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Making a Will

Written by: A. Hollyn Scott, Esq. , Contributing Author
Reviewed by: Catherine Hodder, Esq. , Senior Legal Writer
Last updated March 07, 2024

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Your will, sometimes referred to as your “last will and testament,” is the cornerstone of your estate plan. This legal document expresses your final wishes regarding distributing your assets and satisfying your responsibilities after you die.

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The person who makes a will is legally known as a “testator.” The testator gives instructions on distributing their property to the family members and loved ones they choose after they pass away. They may also name guardians to care for their minor children and other dependents. And they name a personal representative or executor to manage their estate and follow their will’s instructions.

This article provides answers to common questions regarding how to make a will.

Choosing a Personal Representative

One of the most important people addressed in a will is the executor (also called the personal representative, depending on where you live). Once the testator dies and the will becomes active, the executor carries out the testator’s instructions. They are also responsible for the overall management of the estate’s affairs, including paying the estate’s debts and taxes and notifying banks, credit card companies, and government agencies of the testator’s death.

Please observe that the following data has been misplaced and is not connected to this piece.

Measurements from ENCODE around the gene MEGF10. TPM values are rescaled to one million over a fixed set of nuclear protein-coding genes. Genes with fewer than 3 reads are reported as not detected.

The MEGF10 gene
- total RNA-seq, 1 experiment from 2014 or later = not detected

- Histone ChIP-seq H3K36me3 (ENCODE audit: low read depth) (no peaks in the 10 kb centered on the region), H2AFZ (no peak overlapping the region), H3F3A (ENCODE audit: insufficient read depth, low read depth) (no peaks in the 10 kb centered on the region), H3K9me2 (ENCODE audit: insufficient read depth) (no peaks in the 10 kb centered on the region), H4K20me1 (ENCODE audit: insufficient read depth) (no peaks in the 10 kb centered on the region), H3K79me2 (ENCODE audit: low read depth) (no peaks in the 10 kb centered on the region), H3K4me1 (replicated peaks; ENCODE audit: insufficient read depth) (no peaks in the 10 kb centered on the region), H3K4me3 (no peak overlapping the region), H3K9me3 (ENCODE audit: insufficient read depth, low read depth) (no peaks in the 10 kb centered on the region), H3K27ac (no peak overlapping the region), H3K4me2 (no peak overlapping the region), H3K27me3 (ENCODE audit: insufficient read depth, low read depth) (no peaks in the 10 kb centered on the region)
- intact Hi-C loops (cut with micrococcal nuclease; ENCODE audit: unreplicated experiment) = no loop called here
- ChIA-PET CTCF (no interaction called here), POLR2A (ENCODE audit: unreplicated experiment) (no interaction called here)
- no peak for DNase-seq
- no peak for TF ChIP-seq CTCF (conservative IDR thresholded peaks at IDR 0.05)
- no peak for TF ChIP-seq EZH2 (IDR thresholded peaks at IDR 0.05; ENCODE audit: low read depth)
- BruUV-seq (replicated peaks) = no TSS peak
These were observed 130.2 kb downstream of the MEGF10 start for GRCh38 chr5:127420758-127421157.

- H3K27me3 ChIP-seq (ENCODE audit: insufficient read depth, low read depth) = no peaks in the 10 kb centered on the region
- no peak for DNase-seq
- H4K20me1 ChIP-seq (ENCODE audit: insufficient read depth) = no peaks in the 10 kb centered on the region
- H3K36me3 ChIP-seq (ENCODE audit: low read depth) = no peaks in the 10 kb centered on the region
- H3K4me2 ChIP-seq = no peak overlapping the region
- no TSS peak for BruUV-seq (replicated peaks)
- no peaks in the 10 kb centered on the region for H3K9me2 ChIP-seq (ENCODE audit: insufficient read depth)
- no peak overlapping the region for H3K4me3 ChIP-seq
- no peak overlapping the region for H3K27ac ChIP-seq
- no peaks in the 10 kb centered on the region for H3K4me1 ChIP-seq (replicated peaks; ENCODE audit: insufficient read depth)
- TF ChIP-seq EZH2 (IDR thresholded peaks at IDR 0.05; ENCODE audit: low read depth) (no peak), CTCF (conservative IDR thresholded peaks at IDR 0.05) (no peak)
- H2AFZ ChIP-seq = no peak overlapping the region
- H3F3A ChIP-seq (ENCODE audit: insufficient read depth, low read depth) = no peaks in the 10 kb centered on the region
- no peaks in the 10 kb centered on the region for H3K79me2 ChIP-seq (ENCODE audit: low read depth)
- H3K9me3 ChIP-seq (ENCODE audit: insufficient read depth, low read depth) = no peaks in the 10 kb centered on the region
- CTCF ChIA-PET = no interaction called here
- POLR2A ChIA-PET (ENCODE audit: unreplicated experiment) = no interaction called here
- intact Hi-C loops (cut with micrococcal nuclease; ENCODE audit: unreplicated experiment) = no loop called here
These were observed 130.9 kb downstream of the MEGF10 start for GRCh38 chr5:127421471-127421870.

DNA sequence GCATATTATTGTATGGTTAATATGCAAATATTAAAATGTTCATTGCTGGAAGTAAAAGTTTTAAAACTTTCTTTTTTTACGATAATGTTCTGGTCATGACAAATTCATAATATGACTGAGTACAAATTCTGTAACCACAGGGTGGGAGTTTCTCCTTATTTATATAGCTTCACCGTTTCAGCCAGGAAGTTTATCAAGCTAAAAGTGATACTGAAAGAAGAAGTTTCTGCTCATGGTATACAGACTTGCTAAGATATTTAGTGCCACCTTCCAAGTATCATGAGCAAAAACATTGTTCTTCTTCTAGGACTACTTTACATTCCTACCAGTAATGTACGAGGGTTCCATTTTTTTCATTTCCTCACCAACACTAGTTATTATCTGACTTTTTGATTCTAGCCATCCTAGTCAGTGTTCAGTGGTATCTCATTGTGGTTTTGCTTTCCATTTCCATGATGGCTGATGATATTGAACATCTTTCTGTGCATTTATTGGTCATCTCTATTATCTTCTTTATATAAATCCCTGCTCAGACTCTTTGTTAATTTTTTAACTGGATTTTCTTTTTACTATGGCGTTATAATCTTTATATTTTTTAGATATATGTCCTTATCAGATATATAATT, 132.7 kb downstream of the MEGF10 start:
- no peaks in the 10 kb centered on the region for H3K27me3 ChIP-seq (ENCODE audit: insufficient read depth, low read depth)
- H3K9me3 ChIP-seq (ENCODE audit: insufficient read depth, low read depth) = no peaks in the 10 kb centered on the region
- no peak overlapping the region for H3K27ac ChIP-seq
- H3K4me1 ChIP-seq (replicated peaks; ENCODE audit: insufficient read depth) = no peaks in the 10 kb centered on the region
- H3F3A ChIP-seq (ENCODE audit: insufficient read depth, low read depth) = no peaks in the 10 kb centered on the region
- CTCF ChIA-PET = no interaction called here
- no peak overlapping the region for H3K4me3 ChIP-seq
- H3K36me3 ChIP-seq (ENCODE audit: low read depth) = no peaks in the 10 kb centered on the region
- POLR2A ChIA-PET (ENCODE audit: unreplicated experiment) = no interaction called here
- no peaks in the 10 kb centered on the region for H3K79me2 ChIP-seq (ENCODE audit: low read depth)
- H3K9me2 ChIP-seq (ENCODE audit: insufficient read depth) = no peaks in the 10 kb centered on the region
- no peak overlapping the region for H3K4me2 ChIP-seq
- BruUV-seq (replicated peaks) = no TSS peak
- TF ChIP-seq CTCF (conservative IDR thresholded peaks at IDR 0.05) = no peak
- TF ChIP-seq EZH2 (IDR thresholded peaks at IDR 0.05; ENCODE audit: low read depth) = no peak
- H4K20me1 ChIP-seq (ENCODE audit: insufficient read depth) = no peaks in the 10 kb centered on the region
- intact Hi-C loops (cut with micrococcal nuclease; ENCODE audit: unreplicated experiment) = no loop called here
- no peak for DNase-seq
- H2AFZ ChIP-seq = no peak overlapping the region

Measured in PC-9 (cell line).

Your executor has a position of great trust and responsibility, so choose the executor of your will carefully to ensure their dependability and competence. Your personal representative should also ideally be someone your family members and beneficiaries can work with to avoid unnecessary conflict.

Note that custody of the original will is very important in settling legal issues and disputes. In particular, the executor or personal representative must have access to the document. Store your original will in a safe place, such as a fireproof safe, and notify your executor.